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A powerful movement is taking shape in the U.S. rare disease community that could transform the lives of millions of people. That’s right — millions. Even though a single rare disease may affect only a few individuals, there are several thousand of these problematic diseases that are difficult to identify and treat.

Since 2015, 21 U.S. states have passed legislation to create Rare Disease Advisory Councils that provide platforms for patients and family members to communicate with experts, policymakers, and the broader public. It’s critical to seize this hopeful moment because the needs of so many people living with rare diseases go unaddressed.


I know because I’m one of them.

I was born and raised in a small town in Mexico and diagnosed at birth with hemophilia, a rare genetic disease that prevents the blood from clotting after trauma or injury. While treatment existed in other parts of the world, I had only limited access to it, forcing me to live an isolated childhood indoors, protected and isolated from the world.

When my appendix burst at age 12, I underwent emergency surgery, followed by a desperate eight-hour ambulance ride to a hospital in another town in search of better medication to stop the bleeding. Doctors told my parents I was unlikely to survive, but against all odds I did — after clinically dying twice in the operating room. I am one of the few lucky people with my condition to have survived severe bleeding events without treatment.


After this traumatic incident, my family moved to a small town in California’s Mojave Desert. Navigating the health care system as an immigrant and not knowing the language was complicated. Accessing treatment and services for my disease was almost impossible at first. The nearest specialist was 90 minutes away. Thankfully, with help from the hemophilia association chapter in our area, I gained access to care and treatment.

I’m much better off now than I was in childhood, but hemophilia still controls my life and work as an adult. When I experience a cut or feel possible signals of internal bleeding, I need to stop everything and attend to it. If I don’t immediately address the problem by infusing myself with medicine and going to the hospital, the bleeding can spiral out of control and become life-threatening.

I also face other challenges as an adult with hemophilia. The constant stress of knowing that a new crisis can surge at any time makes maintaining my mental health a permanent struggle. And access to treatment doesn’t mean it’s affordable. The cost of medication alone runs in the hundreds of thousands of dollars each year, and then there are the costs of hospital stays, tests, and health services.

My story is far from unique. The term “rare disease” leads many to believe the community of people with them is small. That’s true for each disease. A rare disease is classified as one that affects fewer than 200,000 people. But the sum of them looks very different: 7,000 rare diseases affect more than 30 million Americans. In other words, 10% of the U.S. population has a rare disease.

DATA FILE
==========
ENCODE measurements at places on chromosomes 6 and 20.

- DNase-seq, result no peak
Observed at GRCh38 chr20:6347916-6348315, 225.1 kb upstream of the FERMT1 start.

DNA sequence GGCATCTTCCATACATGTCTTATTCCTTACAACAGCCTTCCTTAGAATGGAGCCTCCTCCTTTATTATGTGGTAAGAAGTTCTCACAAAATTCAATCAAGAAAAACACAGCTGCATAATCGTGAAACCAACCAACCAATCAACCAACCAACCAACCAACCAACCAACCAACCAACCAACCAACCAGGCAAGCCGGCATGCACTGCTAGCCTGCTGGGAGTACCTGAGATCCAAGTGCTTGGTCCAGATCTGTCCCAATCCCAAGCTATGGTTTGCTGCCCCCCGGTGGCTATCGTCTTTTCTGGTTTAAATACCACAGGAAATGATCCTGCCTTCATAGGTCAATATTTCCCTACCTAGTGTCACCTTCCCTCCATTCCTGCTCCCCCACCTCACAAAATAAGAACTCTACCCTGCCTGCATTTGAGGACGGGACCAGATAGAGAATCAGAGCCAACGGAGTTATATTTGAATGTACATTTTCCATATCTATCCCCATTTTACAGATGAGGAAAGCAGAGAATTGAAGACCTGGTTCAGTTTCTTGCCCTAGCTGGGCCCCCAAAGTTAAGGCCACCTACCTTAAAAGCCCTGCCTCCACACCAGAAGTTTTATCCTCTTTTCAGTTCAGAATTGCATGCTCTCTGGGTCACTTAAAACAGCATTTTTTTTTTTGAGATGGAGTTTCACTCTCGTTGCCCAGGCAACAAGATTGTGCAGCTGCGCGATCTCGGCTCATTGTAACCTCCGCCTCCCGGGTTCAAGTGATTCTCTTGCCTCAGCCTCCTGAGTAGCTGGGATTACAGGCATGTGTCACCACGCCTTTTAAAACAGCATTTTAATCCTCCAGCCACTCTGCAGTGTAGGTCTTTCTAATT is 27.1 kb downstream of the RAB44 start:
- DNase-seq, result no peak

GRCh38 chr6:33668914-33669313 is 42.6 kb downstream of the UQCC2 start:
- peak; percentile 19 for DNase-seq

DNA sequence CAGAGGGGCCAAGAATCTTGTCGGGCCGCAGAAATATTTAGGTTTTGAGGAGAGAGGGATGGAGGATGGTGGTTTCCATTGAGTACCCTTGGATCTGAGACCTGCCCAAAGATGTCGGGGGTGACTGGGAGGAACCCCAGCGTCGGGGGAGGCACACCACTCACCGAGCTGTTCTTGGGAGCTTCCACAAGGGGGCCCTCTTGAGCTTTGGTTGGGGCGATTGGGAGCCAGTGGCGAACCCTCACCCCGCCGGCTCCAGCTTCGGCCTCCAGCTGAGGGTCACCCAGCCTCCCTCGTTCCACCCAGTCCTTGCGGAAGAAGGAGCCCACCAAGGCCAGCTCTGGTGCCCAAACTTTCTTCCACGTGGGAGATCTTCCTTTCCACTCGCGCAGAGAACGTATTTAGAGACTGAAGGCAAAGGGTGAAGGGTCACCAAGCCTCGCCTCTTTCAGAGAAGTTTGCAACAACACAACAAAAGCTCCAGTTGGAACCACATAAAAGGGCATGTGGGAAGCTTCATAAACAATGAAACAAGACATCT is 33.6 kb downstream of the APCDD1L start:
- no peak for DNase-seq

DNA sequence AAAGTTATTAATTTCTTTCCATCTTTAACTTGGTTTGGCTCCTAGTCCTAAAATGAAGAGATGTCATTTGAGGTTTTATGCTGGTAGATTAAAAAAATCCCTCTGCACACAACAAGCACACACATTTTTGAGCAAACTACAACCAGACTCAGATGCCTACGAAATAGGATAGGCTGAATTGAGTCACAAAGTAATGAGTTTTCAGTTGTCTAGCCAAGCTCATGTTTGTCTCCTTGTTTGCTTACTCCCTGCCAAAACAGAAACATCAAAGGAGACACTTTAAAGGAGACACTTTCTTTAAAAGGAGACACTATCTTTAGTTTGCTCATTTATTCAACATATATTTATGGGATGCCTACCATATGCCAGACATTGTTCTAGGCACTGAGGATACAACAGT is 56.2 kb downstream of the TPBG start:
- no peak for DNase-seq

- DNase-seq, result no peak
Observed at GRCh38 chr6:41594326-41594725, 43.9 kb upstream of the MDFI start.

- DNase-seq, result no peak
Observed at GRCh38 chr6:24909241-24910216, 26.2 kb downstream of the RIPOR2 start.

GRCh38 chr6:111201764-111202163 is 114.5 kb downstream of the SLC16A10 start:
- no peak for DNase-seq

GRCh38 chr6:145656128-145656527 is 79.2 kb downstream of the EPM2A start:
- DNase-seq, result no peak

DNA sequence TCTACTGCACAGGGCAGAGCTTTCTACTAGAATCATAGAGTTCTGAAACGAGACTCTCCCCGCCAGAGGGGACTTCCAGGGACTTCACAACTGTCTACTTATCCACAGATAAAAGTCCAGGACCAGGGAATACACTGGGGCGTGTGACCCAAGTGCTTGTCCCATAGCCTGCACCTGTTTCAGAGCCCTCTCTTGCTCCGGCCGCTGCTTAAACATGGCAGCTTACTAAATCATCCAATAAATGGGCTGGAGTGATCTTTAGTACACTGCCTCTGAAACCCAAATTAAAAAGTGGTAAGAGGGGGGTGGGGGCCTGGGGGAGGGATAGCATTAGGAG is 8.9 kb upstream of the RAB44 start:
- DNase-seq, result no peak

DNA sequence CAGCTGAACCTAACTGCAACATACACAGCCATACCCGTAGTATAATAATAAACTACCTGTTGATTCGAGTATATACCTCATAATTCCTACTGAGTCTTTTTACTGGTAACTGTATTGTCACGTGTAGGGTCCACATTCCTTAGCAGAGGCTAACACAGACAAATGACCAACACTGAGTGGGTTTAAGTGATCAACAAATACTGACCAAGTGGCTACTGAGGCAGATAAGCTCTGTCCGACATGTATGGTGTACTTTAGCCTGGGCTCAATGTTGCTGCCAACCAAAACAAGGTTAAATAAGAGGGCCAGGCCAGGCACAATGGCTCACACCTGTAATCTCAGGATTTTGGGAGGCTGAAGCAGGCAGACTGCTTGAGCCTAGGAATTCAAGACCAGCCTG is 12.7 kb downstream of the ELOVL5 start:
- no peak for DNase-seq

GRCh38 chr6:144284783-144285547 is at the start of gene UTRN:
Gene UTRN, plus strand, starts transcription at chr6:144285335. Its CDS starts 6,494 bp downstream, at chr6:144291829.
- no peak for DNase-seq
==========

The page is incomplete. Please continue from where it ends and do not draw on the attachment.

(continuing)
Most people living with rare diseases in the U.S. struggle as I do. In some respects, I’ve been lucky. I was diagnosed with hemophilia relatively quickly when I was born because the disorder’s characteristics are well-known. Many people with rare diseases suffer through long, roller-coaster journeys of misdiagnoses before their disease is identified. For one-quarter of people with rare diseases, it takes more than four years to get a proper diagnosis; 50% live with no accurate diagnosis.

I was also comparatively lucky to be born with a disease that has known and effective treatments. That’s true for just 7% of rare diseases. The other 93% do not have any form of treatment, and for that reason, 3 of 10 children with one of these diseases don’t live to see their fifth birthdays. The development of new treatments is in motion, but it isn’t going fast enough. The current research is just a drop in a bucket, and present funding levels are insufficient to change this.

Significant and immediate action is needed to change this dire situation. Individual states appear to be more likely to take action than the federal government. The North Carolina legislature created the first Rare Disease Advisory Council in 2015, and 20 other states have since followed suit. Early this year, the Massachusetts legislature launched such a council and the governor appointed me to it.

I believe that these advisory councils can provide a positive impact. Because they give rare disease patients a much-needed voice, they will make it easier for them to explain their concerns as they sit at the table with state officials. People living with these diseases can use the councils to advocate for the therapies they urgently need and help set the agenda for developing new ones. Many states have failed to address rare disease issues due to a basic lack of awareness of patients’ challenges. Rare Disease Advisory Councils can change that.

State governments have several powerful policy levers at their disposal. Their ability to create health policies, regulate insurance implementation, and oversee public health gives them the power to transform the lives of rare disease patients. By using these various means strategically and in concert, state governments can advance a more holistic approach toward improving the health and well-being of the rare disease community.

Rare Disease Advisory Councils hold significant promise for solving the problems faced by the millions of Americans. It’s time for the other 29 states to create their own.

Guadalupe Hayes-Mota is a biotech executive who has worked at Ultragenyx, GSK, Biogen, and Amgen; a former director of UCLA Health; and a member of the Massachusetts Rare Disease Advisory Council.

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